(1) Except as provided in Sentence (5) and Article 18.104.22.168., every exit other than an exit doorway shall be separated from each adjacent floor
area or from another exit by a fire separation having a fire-resistance rating not less than that required for the floor assembly above the floor
(2) Where there is no floor assembly above, the fire-resistance rating required in Sentence (1) shall not be less than that required by Subsection
9.10.8. for the floor assembly below, but in no case shall the fire-resistance rating be less than 45 min.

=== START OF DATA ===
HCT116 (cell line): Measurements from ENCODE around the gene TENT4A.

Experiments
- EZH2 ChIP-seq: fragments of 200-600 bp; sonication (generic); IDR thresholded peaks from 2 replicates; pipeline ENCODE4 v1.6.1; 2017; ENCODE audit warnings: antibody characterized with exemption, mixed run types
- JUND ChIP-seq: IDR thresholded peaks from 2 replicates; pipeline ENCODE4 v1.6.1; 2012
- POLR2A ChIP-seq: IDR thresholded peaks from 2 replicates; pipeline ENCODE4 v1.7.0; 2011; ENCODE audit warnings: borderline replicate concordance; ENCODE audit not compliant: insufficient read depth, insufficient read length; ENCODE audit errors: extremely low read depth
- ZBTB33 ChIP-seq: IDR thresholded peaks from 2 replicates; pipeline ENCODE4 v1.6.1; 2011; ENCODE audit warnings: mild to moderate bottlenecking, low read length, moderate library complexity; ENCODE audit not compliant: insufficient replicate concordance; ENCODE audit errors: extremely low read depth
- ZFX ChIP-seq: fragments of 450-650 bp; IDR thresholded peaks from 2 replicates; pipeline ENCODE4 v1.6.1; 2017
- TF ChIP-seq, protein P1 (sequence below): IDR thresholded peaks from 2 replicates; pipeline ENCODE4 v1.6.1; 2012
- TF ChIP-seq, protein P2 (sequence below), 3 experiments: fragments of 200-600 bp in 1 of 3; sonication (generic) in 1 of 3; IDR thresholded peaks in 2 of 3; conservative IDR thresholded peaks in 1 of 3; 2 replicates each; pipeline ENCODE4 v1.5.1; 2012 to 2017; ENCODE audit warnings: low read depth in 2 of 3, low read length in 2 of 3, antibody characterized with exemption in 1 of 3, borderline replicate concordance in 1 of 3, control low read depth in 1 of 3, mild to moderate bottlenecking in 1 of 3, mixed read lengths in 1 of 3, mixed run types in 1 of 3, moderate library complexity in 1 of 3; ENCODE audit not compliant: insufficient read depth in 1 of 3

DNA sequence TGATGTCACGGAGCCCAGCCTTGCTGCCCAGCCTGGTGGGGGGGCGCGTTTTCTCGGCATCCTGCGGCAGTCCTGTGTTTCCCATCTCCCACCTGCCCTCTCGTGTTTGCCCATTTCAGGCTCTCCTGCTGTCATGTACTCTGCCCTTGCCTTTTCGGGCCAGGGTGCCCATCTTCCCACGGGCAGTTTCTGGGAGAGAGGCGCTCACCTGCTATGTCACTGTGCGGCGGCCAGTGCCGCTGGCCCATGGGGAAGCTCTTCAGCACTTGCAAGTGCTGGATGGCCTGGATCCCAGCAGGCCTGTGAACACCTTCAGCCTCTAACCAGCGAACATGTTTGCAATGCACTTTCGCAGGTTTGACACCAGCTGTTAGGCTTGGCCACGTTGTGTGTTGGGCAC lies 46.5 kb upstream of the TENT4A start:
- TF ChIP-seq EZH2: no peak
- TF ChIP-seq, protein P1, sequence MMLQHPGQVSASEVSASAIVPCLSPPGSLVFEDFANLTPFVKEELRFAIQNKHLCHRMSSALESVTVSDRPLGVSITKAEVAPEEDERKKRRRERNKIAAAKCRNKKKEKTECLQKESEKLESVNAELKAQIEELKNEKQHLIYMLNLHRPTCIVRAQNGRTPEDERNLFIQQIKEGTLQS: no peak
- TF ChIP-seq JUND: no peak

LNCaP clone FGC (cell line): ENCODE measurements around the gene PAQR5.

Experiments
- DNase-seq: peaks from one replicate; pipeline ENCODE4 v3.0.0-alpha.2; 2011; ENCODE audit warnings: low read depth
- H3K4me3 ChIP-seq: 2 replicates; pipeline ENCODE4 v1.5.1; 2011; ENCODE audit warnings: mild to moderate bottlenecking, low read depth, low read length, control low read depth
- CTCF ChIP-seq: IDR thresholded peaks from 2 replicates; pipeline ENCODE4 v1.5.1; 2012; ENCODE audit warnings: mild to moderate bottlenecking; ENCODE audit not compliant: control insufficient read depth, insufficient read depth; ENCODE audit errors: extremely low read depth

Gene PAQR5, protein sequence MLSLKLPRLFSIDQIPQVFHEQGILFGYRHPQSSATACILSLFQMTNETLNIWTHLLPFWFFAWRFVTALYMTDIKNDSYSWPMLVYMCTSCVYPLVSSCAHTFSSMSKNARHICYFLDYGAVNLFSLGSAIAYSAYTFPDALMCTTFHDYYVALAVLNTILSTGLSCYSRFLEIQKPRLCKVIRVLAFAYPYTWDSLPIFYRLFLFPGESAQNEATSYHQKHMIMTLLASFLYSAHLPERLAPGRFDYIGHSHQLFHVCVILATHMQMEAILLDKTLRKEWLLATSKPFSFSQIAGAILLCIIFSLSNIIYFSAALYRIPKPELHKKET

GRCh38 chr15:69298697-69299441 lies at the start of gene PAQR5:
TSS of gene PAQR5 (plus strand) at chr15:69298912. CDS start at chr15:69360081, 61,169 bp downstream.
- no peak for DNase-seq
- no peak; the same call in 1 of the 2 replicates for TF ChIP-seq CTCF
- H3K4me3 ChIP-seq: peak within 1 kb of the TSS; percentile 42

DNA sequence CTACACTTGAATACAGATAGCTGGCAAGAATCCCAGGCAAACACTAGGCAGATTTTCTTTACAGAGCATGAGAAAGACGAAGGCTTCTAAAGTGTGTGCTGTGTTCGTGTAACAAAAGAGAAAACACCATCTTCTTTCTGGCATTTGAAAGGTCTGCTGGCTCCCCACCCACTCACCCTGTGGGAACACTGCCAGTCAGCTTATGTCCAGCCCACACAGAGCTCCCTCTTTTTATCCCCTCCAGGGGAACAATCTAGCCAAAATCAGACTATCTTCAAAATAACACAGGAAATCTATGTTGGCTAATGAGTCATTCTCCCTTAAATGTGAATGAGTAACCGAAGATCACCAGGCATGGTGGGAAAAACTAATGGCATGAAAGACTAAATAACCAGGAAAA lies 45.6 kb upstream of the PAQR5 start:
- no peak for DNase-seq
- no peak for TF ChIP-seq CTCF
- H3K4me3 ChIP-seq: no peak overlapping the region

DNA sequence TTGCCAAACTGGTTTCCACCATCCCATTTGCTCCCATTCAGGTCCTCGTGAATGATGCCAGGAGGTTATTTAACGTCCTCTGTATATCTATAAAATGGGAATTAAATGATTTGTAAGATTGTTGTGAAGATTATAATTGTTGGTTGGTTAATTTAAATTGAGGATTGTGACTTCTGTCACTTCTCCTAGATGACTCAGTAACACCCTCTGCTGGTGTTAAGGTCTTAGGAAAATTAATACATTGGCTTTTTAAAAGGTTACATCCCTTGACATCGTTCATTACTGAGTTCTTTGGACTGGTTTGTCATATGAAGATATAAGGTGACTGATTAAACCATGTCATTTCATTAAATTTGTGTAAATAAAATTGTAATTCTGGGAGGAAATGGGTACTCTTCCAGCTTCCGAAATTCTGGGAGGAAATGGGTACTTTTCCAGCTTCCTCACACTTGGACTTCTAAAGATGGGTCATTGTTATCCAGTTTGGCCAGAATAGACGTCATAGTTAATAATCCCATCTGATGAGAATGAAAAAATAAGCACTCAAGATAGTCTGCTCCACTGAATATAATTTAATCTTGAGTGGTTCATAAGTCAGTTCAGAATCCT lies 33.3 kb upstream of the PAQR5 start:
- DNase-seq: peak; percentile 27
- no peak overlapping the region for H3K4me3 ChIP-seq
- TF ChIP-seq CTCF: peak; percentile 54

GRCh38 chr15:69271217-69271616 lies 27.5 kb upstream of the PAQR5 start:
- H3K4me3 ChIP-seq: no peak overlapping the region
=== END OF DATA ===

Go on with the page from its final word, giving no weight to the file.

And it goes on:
(3) A fire separation common to two exits shall be smoke-tight and not be pierced by doorways, duct work, piping or any other opening that may
affect the continuity of the separation.
(4) A fire separation that separates an exit from the remainder of the building shall have no openings except those for electrical wiring,
noncombustible conduit and noncombustible piping that serve only the exit, and for standpipes, sprinkler piping, exit doorways and wired glass
and glass block permitted in Article 22.214.171.124.
(5) The requirements in Sentence (1) do not apply to an exterior exit passageway provided the passageway has at least 50% of its exterior sides
open to the outdoors and is served by an exit stair at each end of the passageway.